Harvick sets track record in winning Brickyard 400 pole

Posted: Sunday, August 03, 2003

INDIANAPOLIS Kevin Harvick is a California boy with no special ties to Indianapolis Motor Speedway. Ryan Newman is a Hoosier with big dreams of winning on his home track.

Both wanted the pole for the Brickyard 400 and both shattered the track record trying to get it in Saturday's qualifying.

Harvick was the winner and relished the moment as if it was he, not Newman, who grew up fantasizing about victories on the historic 2 1/2-mile oval.

''Anything you do here means a lot to me,'' Harvick said. ''Obviously there's a lot of history with open-wheel and stock cars and it's an important place for my team.''

Harvick turned a lap at 184.343 mph in his Chevrolet minutes after Newman broke the track record with a lap at 184.238 in his Dodge.

As Harvick pulled off the track, Newman was still on pit road and greeted him with wide-open arms as if to say 'Wow!'

''I didn't expect to be quite that fast,'' Newman said. ''I also didn't think my time would stand up. I knew a lot of fast cars were coming.''

Speeds were overwhelmingly fast on Saturday, with 11 drivers topping the record of 182.960 set by Winston Cup champion Tony Stewart last season.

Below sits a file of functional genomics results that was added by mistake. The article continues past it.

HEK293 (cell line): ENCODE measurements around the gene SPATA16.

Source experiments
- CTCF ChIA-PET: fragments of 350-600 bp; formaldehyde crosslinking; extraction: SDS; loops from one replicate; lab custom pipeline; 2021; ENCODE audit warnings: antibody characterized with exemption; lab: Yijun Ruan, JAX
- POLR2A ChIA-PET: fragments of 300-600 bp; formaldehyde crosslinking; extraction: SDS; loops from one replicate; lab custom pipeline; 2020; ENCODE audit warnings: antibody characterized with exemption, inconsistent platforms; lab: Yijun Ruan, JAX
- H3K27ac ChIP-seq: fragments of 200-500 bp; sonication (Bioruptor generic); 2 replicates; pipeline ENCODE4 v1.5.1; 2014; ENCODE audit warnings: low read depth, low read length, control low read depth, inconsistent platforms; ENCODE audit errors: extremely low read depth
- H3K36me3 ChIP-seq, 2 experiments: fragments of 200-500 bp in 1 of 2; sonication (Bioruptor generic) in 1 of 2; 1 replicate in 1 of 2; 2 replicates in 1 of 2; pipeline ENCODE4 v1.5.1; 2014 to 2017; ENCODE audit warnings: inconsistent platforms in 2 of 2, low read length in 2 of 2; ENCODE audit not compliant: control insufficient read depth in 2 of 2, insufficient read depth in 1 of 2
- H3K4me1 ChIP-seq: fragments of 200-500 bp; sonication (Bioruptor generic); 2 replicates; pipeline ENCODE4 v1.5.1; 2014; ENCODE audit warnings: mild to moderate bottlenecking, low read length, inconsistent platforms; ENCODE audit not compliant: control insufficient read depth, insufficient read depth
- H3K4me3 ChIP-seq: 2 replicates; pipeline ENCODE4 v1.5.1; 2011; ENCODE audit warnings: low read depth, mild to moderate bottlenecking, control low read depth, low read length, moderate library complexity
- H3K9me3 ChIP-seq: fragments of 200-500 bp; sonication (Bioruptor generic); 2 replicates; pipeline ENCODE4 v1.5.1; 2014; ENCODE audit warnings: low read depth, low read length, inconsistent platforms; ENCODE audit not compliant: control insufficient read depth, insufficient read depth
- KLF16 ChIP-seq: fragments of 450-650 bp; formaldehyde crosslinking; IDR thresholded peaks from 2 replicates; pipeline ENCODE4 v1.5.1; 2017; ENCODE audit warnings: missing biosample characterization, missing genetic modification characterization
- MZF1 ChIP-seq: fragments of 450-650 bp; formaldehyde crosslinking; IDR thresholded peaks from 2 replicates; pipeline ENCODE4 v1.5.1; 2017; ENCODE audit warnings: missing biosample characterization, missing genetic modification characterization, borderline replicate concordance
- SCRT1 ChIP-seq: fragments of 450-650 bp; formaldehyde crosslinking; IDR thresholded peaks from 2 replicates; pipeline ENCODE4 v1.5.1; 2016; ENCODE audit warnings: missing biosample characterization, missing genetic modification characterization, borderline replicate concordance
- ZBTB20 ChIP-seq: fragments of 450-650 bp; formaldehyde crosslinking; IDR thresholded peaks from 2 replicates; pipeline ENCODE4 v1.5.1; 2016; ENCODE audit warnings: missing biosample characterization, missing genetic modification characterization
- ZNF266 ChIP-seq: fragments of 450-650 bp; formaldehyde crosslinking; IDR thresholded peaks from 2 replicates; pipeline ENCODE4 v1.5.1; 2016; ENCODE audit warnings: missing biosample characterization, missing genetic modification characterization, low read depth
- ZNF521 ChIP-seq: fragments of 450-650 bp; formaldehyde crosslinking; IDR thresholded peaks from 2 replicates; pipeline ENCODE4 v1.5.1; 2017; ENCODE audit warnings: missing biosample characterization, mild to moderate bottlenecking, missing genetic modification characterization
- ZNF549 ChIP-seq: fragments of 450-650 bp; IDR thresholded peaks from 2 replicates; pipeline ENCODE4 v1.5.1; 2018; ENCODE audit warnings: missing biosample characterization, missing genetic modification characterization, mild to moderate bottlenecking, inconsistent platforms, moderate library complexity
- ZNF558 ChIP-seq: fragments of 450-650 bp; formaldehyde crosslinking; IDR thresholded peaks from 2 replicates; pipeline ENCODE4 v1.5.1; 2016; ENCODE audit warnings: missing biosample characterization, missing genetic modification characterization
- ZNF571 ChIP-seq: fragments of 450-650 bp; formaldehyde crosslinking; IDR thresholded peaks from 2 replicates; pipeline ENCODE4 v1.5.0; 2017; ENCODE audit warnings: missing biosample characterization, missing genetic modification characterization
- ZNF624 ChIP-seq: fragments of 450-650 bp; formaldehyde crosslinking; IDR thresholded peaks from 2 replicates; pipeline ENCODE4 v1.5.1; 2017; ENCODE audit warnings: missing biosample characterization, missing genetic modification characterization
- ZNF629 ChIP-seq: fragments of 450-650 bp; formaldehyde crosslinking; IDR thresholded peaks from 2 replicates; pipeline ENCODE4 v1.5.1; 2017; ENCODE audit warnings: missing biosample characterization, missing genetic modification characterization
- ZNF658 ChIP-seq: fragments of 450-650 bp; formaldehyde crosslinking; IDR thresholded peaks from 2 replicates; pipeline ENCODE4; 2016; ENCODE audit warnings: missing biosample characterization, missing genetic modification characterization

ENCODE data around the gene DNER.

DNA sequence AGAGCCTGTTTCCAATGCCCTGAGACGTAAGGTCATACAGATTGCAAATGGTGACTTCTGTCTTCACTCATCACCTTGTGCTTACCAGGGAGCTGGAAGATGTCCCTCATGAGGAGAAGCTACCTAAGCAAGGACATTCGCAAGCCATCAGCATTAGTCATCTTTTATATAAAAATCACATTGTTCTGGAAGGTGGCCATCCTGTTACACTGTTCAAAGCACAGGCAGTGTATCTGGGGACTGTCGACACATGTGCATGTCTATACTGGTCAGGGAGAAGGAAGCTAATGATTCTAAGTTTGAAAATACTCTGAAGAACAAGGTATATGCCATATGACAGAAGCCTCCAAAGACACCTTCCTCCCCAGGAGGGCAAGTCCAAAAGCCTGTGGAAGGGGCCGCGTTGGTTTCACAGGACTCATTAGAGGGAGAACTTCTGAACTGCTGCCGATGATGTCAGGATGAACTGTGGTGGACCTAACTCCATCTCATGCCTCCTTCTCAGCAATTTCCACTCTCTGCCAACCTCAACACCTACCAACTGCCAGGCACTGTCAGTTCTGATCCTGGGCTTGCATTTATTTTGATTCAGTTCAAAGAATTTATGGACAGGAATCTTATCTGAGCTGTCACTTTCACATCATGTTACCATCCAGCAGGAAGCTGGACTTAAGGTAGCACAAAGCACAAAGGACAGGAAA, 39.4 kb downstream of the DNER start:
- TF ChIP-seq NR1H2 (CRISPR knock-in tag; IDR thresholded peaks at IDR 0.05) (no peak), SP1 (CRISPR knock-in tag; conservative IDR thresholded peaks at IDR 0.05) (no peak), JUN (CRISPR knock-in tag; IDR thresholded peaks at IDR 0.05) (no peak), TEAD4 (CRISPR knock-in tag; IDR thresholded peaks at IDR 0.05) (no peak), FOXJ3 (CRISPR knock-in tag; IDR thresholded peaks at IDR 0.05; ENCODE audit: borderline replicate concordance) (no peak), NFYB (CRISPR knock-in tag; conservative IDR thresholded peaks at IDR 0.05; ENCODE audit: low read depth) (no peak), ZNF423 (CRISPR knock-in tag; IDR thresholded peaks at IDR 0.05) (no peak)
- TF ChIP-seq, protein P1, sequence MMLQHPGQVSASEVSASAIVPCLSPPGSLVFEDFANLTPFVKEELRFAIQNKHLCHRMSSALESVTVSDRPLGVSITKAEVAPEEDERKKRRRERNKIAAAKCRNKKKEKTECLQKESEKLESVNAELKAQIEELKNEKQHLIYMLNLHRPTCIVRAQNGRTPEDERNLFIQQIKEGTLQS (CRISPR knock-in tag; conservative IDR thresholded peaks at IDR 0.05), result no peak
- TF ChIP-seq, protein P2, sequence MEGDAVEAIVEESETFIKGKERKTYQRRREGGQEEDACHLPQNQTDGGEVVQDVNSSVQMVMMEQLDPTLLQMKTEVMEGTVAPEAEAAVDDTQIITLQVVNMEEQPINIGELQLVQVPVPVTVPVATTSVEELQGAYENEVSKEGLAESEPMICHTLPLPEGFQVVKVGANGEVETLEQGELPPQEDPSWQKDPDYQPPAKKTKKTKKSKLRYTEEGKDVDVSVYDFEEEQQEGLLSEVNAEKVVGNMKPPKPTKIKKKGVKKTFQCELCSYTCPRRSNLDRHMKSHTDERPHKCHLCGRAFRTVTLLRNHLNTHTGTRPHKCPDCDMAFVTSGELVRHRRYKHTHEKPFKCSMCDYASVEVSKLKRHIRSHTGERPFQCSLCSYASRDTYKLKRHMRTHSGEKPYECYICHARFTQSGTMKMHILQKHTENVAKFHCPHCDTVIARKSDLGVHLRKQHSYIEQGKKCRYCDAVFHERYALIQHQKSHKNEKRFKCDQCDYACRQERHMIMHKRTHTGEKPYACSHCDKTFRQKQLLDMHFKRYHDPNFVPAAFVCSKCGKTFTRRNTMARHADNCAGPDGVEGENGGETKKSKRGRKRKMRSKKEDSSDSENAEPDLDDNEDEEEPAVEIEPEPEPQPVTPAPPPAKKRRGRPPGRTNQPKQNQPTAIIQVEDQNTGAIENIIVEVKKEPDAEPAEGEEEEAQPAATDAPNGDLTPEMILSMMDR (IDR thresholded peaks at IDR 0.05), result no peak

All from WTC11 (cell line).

But Harvick was the best, earning just the second pole of his career. The other? At another famous race track Daytona International Speedway last summer.

''It's pretty neat that my two poles are at Daytona and Indy,'' Harvick said. ''That was an awesome lap. I saw Bill (Elliott) and Ryan put up some pretty good laps, so we knew we had to go for it.''

By qualifying first, Harvick gave car owner Richard Childress poles in three of the biggest races of the year: Jeff Green, who no longer drives for Childress, won the pole of the season-opening Daytona 500, Steve Park won the pole at Daytona last month and now Harvick has it at the Brickyard.

Elliott, the defending race winner, qualified third in a Dodge

''I felt like I was out of control, the track is so fast,'' Elliott said. ''But I love this race track. I love racing here. It's always been good to me.''